on chic beach resorts Find out more
sardina foodie
Up to 70% off luxury travel
on country retreats Find out more
Latest stories from i100
Have you tried new the Independent Digital Edition apps?

ES Rentals

    Independent Dating
    and  

    By clicking 'Search' you
    are agreeing to our
    Terms of Use.

    Dress the Gaza situation up all you like, but the truth hurts

    Robert Fisk on Gaza conflict

    Dress the situation up all you like, but the truth hurts
    Save the tiger: Tiger, tiger burning less brightly as numbers plummet

    Tiger, tiger burning less brightly

    When William Blake wrote his famous poem there were probably more than 100,000 tigers in the wild. These days they probably number around 3,200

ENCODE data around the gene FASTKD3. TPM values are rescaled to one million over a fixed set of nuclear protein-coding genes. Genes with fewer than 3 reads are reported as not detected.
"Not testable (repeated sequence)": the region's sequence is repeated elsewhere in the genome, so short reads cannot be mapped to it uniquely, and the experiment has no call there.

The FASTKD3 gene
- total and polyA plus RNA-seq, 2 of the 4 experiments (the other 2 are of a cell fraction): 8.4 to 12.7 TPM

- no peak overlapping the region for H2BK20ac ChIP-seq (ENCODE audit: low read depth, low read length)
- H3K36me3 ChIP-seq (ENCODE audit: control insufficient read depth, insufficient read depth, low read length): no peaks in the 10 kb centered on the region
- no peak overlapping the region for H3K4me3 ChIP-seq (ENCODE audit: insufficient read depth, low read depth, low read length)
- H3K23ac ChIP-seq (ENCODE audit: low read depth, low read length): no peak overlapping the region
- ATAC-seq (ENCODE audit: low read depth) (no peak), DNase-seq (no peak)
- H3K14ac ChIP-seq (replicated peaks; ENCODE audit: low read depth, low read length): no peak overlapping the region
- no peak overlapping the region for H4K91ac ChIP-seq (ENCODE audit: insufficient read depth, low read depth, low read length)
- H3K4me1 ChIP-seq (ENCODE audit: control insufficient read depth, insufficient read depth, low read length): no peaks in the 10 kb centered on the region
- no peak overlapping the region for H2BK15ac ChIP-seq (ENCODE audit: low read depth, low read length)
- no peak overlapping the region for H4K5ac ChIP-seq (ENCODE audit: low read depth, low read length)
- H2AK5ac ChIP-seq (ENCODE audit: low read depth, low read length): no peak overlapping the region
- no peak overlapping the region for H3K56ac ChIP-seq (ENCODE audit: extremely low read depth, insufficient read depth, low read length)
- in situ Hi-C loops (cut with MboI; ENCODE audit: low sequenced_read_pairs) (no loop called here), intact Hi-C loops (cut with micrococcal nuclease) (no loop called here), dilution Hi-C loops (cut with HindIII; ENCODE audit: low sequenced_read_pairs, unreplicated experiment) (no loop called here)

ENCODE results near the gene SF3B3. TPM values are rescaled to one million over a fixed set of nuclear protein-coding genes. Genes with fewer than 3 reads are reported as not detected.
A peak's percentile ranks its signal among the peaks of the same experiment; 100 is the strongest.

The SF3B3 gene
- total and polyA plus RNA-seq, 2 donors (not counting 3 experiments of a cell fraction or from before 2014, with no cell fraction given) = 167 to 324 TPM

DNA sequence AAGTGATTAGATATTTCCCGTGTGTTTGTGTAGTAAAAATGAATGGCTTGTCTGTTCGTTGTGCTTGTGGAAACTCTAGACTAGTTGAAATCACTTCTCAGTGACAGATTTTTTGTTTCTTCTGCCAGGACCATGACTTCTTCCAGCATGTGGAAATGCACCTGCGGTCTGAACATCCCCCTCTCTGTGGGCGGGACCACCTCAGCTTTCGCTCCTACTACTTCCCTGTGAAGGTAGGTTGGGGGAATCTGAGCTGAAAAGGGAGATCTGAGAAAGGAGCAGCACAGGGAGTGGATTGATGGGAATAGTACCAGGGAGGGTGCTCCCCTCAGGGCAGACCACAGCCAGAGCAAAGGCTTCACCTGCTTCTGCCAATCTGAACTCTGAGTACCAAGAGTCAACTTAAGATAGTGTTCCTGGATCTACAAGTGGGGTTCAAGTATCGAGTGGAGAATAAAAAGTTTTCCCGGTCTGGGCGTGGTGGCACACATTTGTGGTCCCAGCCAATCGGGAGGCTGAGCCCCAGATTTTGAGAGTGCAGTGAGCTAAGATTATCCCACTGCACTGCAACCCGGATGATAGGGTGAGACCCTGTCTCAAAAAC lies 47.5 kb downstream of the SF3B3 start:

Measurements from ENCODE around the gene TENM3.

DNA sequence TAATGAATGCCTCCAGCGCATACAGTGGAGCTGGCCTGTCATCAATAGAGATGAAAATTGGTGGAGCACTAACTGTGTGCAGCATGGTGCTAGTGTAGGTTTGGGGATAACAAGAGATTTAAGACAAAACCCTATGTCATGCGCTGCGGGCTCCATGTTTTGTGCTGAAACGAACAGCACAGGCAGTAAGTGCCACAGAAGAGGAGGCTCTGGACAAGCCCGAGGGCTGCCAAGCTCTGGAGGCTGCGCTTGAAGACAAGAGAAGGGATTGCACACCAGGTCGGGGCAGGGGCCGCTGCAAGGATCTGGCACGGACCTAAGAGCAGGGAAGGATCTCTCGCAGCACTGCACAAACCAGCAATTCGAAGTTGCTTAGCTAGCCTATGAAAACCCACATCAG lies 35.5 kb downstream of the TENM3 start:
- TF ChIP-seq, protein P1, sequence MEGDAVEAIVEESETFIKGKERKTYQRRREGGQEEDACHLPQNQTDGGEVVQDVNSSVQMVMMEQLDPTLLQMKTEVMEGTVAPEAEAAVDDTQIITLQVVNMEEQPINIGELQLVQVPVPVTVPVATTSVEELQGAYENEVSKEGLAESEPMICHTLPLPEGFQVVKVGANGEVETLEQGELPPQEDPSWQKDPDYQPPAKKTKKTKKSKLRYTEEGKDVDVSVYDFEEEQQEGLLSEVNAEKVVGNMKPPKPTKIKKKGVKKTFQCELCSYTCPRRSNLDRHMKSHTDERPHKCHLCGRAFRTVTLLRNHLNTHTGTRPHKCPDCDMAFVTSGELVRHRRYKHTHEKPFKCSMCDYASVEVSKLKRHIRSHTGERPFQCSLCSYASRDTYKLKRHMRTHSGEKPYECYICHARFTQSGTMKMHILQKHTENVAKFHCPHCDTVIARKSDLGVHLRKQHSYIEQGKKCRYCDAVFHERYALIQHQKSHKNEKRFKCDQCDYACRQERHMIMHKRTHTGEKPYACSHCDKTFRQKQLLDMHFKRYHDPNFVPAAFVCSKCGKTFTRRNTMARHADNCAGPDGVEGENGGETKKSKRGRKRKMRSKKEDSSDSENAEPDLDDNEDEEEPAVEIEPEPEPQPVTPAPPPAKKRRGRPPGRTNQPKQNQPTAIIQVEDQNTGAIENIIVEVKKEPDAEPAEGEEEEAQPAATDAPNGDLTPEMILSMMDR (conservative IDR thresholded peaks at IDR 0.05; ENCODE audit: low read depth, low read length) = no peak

5 News's Andy Bell retraces his grandfather's steps on the First World War battlefields

    In grandfather's footsteps

    5 News's political editor Andy Bell only knows his grandfather from the compelling diary he kept during WWI. But when he returned to the killing fields where Edwin Vaughan suffered so much, his ancestor came to life
    Lifestyle guru Martha Stewart reveals she has flying robot ... to take photos of her farm

    Martha Stewart has flying robot

    The lifestyle guru used the drone to get a bird's eye view her 153-acre farm in Bedford, New York
    Former Labour minister Meg Hillier has demanded 'pootling lanes' for women cyclists

    Do women cyclists need 'pootling lanes'?

    Simon Usborne (who's more of a hurtler) explains why winning the space race is key to happy riding
    A tale of two presidents: George W Bush downs his paintbrush to pen father’s life story

    A tale of two presidents

    George W Bush downs his paintbrush to pen father’s life story
    Restaurateur Mitch Tonks has given the Great Western Pullman dining car a makeover

    The dining car makes a comeback

    Restaurateur Mitch Tonks has given the Great Western Pullman dining car a makeover